Clara is the ditzy, self-centered, hilariously neglectful mother of three children. She is hopelessly addicted to The Game. Ten months after moving into their house, her husband finally reaches his limit and takes away her blink, internet, thingy until she unpacks the bedroom boxes and cleans up. What follows is a nostalgic trip into Clara’s past as she reflects on her school years and meeting her future husband – an unlikely thug.

I have a love/hate relationship with Zaboo. In the first few seasons of The Guild, he was one of my favorite characters. The lovesick, Codex-stalker made for some genuinely hilarious scenes. However, his shtick wore thin after a few seasons. Zaboo’s story is almost exactly what I anticipated, but its execution is brilliant and takes full advantage of the comic platform. The story reads like a video game where Zaboo attempts to escape the clutches of his overbearing mom to hook up with Codex. Six mini-games let you participate in Zaboo’s creepy Codex obsession — one even grades your stalker abilities. This comic brings back fond memories of the game books from the Reading-Is-Fundamental book giveaways in elementary school. Zaboo’s chapter was just pure fun and ties right into the opening scenes of the Guild’s first season. Awesome’d!

Felicia Day collaborated with actors Jeff Lewis to write Vork and Sandeep Parikh to write Zaboo. She also worked with Guild producer Kim Evey to write Clara and director Sean Becker to write Bladezz. Each story is uniquely flavored, but still holds true to the lighthearted spirit of the web series. With the short episodes of The Guild ranging from 5-10 minutes, these stories each story add a little layer of depth to the characters. No surprises exist in this volume — except maybe that Mr. Wiggly was a wannabe Eminem in his teenage years. A shocking twist is not necessary, however, when the character-driven journeys are solid and stay true to the series. Guild fans simply want to spend more time with the Knights of Good; Felicia Day and the other writers deliver in each script.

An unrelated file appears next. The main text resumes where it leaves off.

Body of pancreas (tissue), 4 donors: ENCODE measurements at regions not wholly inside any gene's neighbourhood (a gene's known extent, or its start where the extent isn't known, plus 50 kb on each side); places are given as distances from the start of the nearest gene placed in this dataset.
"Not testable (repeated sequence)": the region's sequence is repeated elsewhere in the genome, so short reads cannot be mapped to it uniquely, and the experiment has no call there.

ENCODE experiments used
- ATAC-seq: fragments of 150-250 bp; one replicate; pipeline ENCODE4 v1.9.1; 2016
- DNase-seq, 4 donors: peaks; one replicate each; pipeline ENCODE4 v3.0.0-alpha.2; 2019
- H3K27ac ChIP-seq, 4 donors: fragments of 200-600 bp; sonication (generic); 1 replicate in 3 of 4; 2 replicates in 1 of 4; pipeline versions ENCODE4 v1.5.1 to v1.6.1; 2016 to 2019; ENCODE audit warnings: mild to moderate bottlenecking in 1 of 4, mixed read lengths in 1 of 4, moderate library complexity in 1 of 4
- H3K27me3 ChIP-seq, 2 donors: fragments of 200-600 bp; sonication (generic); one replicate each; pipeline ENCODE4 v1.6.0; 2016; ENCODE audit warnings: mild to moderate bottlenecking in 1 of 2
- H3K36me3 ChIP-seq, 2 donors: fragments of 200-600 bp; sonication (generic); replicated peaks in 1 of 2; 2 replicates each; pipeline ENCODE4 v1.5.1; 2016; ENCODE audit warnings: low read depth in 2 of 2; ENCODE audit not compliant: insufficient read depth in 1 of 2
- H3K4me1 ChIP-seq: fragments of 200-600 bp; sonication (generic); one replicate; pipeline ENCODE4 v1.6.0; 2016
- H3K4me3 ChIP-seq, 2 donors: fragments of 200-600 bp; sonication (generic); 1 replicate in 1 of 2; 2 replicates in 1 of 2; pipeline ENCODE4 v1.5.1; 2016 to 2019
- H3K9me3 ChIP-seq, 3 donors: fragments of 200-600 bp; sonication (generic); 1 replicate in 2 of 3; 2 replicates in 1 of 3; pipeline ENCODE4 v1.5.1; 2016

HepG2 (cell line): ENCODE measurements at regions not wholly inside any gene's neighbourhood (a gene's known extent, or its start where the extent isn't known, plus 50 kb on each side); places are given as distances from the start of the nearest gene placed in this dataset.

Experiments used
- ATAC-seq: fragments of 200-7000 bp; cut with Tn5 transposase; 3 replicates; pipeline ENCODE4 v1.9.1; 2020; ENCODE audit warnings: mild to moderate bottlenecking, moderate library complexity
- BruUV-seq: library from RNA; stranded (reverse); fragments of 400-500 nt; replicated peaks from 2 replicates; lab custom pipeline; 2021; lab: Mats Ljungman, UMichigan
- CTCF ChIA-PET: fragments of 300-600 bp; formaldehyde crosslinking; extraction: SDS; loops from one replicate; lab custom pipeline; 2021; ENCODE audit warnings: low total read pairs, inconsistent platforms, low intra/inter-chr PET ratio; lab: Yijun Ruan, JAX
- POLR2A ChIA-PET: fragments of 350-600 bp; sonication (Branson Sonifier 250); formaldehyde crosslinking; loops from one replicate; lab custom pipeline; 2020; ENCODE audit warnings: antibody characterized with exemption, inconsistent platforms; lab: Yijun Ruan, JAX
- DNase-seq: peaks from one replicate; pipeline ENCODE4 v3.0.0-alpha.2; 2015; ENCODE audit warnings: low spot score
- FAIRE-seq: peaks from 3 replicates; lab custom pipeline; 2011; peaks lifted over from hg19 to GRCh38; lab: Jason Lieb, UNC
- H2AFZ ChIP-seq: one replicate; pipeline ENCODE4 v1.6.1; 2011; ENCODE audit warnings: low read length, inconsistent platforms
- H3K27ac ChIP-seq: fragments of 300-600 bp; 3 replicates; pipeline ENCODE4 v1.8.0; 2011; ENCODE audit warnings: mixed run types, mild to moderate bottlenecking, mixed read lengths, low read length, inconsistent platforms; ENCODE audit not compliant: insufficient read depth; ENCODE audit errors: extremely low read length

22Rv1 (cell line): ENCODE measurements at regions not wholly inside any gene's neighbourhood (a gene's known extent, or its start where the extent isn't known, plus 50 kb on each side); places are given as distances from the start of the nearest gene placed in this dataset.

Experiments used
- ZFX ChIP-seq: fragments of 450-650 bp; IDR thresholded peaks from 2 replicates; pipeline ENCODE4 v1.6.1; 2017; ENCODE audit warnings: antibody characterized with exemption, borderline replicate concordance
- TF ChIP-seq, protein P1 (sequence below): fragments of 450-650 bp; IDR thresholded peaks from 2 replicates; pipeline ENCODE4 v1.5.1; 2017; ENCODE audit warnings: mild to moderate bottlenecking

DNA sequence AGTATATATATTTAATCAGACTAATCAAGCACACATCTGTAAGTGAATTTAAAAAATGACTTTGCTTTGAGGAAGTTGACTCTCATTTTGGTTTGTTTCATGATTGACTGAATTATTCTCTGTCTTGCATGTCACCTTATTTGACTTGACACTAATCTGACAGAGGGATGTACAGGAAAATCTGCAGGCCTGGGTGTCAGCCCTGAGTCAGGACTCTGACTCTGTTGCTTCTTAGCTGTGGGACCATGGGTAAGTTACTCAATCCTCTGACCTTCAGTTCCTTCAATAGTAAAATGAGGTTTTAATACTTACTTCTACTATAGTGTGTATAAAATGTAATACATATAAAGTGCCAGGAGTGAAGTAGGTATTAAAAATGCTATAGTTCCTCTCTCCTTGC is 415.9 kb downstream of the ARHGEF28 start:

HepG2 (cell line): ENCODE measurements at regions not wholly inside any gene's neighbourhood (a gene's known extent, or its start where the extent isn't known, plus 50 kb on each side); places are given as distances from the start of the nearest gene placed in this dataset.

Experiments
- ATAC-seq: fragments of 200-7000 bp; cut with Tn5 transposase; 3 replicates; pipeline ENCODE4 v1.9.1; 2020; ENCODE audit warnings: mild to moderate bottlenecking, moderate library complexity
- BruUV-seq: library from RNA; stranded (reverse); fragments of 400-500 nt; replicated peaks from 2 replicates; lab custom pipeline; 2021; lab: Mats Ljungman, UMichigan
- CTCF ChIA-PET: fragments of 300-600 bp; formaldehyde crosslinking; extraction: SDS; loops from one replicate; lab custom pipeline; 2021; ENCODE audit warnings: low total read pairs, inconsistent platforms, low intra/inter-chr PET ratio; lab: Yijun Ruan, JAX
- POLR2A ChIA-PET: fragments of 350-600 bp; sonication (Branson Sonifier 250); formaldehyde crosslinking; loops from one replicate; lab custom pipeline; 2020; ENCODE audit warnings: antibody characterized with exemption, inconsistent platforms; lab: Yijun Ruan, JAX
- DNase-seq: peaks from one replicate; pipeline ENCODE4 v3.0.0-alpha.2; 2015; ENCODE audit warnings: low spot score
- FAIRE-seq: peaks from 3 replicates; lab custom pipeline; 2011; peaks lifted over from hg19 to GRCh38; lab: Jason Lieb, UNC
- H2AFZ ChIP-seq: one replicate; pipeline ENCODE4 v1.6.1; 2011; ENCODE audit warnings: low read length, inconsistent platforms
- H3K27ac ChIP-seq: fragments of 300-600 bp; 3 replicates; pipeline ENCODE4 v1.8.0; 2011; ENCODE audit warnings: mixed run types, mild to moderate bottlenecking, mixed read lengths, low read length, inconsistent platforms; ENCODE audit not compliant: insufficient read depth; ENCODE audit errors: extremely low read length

The artists for each comic were well chosen. The art styles in this book are as varied as the stories, but each style complements the characters’ personalities and the tone of the stories. For instance, Vork’s art is detailed and drab colored whereas Clara’s book is fluffy, bright, and cartoony. In a great touch, the Tink comic varied the art styles dramatically to match the themes of her lies. The characters look like their real-life counterparts — sometimes remarkably so such as in Vork’s comic. Also, worth noting is Bladezz’ outstanding, retro, secret origin, splash-page at the beginning of his comic. Overall, there isn’t a weak link in the entire volume.

Yep, I just geeked for every comic and character in The Guild #2. I have made no secret that I’m a mark for The Guild and that I am completely predisposed to loving every panel of this comic. So, here’s a shocker: I LOVED EVERY PANEL OF THIS COMIC! Well, okay, not every panel. The Codex miniseries (The Guild #1) and the Fawkes one-shot comic are actually better reads, but I still had a blast reading this collection.

If you’re a fan like me, and you somehow missed these comics during their individual releases, then this is must-see material. The comic does not require in-depth knowledge of The Guild — even casual fans will find lots to love here. I’m really digging these extended universe comics and hope to see much more.